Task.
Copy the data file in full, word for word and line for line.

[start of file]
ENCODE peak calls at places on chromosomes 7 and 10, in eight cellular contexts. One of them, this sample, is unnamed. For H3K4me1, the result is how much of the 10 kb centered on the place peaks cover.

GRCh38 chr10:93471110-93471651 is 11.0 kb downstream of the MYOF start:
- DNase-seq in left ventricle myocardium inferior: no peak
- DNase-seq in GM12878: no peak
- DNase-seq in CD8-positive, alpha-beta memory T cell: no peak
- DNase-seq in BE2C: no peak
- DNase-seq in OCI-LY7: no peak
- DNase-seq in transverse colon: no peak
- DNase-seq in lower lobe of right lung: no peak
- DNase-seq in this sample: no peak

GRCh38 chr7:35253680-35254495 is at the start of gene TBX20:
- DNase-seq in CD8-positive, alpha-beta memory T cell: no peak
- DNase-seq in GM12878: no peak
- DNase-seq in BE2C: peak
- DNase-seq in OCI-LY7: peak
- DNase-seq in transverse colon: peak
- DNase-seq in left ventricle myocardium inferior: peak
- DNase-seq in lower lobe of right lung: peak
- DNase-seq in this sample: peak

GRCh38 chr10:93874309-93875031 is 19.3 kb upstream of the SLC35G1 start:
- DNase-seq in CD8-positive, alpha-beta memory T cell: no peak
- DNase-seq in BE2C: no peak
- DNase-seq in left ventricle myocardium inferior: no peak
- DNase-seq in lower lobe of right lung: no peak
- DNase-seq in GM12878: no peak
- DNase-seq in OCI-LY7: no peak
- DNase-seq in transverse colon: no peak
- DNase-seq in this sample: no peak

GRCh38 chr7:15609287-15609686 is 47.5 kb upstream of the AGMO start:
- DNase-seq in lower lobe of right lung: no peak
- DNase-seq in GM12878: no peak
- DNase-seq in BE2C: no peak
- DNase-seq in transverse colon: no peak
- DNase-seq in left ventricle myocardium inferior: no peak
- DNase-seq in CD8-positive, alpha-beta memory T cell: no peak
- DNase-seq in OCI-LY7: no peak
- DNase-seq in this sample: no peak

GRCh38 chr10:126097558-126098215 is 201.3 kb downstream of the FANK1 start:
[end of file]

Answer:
ENCODE peak calls at places on chromosomes 7 and 10, in eight cellular contexts. One of them, this sample, is unnamed. For H3K4me1, the result is how much of the 10 kb centered on the place peaks cover.

GRCh38 chr10:93471110-93471651 is 11.0 kb downstream of the MYOF start:
- DNase-seq in left ventricle myocardium inferior: no peak
- DNase-seq in GM12878: no peak
- DNase-seq in CD8-positive, alpha-beta memory T cell: no peak
- DNase-seq in BE2C: no peak
- DNase-seq in OCI-LY7: no peak
- DNase-seq in transverse colon: no peak
- DNase-seq in lower lobe of right lung: no peak
- DNase-seq in this sample: no peak

GRCh38 chr7:35253680-35254495 is at the start of gene TBX20:
- DNase-seq in CD8-positive, alpha-beta memory T cell: no peak
- DNase-seq in GM12878: no peak
- DNase-seq in BE2C: peak
- DNase-seq in OCI-LY7: peak
- DNase-seq in transverse colon: peak
- DNase-seq in left ventricle myocardium inferior: peak
- DNase-seq in lower lobe of right lung: peak
- DNase-seq in this sample: peak

GRCh38 chr10:93874309-93875031 is 19.3 kb upstream of the SLC35G1 start:
- DNase-seq in CD8-positive, alpha-beta memory T cell: no peak
- DNase-seq in BE2C: no peak
- DNase-seq in left ventricle myocardium inferior: no peak
- DNase-seq in lower lobe of right lung: no peak
- DNase-seq in GM12878: no peak
- DNase-seq in OCI-LY7: no peak
- DNase-seq in transverse colon: no peak
- DNase-seq in this sample: no peak

GRCh38 chr7:15609287-15609686 is 47.5 kb upstream of the AGMO start:
- DNase-seq in lower lobe of right lung: no peak
- DNase-seq in GM12878: no peak
- DNase-seq in BE2C: no peak
- DNase-seq in transverse colon: no peak
- DNase-seq in left ventricle myocardium inferior: no peak
- DNase-seq in CD8-positive, alpha-beta memory T cell: no peak
- DNase-seq in OCI-LY7: no peak
- DNase-seq in this sample: no peak

GRCh38 chr10:126097558-126098215 is 201.3 kb downstream of the FANK1 start: